JULIAN BOND Chairman, National Association for the Advancement of Colored People
Freedomways rightly believed that knowledge is power.
Its pages presented truths that seldom found an outlet elsewhere and arguments that suffered suppression more often than refutation.
It was born from the movement of the early 1960s, which in turn found its roots as much in the 1860s as the 1950s, 1940s, and 1930s. Importantly, Freedomways recognized that successful movements are built on the contributions and mistakes of the past. Its pages drew from yesterday while explaining today and predicting tomorrow.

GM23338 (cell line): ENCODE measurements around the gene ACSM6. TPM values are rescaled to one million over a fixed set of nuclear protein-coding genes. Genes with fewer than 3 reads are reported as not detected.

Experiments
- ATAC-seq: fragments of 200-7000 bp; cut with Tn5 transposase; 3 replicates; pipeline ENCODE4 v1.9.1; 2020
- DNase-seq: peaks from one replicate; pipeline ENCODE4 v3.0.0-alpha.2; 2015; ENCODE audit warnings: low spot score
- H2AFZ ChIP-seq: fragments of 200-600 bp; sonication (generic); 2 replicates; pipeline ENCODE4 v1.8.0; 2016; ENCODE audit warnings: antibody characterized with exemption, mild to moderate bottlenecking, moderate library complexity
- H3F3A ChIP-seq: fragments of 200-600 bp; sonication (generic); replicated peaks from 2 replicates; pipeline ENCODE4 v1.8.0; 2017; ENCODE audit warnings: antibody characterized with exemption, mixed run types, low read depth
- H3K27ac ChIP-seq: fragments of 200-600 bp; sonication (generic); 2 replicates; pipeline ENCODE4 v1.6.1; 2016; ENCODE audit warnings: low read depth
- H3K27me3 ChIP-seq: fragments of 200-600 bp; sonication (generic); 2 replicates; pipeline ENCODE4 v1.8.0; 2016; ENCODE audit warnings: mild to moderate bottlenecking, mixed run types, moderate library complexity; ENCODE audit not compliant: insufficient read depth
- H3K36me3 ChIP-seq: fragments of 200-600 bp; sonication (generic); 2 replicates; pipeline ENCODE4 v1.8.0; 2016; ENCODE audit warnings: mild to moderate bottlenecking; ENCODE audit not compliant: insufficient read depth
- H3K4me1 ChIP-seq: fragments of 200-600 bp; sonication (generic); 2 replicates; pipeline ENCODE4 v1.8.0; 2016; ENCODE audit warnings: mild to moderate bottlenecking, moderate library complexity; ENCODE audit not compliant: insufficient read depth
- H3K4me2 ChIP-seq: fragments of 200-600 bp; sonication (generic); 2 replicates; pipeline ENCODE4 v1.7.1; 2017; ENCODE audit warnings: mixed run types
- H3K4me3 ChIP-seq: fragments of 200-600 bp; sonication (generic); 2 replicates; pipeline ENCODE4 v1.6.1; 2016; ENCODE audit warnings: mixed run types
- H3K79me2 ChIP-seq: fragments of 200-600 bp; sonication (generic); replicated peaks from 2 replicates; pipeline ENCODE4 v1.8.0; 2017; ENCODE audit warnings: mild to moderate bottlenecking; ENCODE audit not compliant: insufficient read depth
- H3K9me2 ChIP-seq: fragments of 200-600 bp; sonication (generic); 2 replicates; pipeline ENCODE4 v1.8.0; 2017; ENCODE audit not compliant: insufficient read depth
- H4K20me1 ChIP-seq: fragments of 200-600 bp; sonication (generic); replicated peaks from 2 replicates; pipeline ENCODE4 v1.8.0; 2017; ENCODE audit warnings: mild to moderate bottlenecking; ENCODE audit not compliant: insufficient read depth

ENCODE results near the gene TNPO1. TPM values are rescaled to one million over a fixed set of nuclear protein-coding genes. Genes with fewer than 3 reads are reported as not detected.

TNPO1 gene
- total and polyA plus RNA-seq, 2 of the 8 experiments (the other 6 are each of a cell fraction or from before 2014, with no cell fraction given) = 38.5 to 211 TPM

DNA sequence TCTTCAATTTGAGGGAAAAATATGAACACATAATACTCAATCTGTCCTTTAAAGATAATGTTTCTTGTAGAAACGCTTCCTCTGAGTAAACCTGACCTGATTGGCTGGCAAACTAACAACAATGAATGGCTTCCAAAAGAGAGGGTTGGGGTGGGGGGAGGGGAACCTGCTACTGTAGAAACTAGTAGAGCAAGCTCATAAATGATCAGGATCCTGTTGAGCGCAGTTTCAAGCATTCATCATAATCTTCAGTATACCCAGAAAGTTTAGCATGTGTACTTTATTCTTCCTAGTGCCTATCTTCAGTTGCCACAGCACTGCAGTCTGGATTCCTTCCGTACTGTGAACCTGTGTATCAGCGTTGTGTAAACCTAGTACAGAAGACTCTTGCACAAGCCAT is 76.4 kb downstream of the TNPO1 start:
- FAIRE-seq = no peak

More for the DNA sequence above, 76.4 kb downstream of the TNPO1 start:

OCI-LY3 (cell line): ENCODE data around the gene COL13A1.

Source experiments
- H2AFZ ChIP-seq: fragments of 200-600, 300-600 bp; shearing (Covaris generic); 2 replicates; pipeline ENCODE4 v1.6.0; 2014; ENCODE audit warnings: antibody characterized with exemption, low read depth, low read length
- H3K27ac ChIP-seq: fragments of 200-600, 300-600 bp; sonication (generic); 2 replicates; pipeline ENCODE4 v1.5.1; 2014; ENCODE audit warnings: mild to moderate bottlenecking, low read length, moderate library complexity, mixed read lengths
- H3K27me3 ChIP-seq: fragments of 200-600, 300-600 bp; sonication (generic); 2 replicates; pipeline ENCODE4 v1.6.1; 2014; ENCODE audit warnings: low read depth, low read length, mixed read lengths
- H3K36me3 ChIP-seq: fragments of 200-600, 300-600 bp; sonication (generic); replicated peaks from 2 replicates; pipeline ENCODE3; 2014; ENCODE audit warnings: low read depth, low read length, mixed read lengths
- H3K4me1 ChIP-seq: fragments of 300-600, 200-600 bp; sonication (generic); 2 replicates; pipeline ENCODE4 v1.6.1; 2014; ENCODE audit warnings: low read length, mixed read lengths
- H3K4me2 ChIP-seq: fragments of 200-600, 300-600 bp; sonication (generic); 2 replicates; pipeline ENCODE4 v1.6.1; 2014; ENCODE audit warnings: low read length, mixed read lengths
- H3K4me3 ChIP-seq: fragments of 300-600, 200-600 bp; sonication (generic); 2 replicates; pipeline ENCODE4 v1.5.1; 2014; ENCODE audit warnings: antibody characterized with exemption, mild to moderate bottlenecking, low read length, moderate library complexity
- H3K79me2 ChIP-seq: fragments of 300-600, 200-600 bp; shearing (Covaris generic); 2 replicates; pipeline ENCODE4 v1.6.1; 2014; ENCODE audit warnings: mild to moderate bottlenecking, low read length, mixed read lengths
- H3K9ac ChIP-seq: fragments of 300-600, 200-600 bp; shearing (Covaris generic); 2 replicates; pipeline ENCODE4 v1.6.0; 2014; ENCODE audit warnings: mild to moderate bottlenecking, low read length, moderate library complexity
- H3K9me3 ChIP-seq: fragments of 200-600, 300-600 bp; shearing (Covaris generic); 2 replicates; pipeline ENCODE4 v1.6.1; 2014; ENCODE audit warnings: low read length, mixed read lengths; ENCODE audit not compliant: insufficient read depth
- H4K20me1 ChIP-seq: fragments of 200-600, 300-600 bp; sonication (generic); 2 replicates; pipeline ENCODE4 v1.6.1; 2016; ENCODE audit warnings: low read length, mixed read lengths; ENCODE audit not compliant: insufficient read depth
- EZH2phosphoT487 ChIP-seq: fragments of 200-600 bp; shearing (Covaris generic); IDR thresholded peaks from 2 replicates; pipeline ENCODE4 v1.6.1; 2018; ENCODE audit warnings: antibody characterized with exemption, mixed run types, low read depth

In its opening announcement, Freedomways invited "historians, sociologists, economists, artists, workers, students -- all who have something to contribute in this search for TRUTH -- to use this open channel of communication that we might unite and mobilize our efforts for worthy and lasting results."
A veritable Who's Who of arts and letters -- as well as workers and students -- responded. The table of contents for each issue -- as well as for this volume -- lists a proud roster of aggressive participants, not just observers or recorders, of the movement for human rights.
What they wrote furthered the magazine's purposes: to "unite and mobilize our efforts." Contributors to Freedomways were distinguished by the high level of discourse they brought to their written work and also by their militant activism -- these were writers with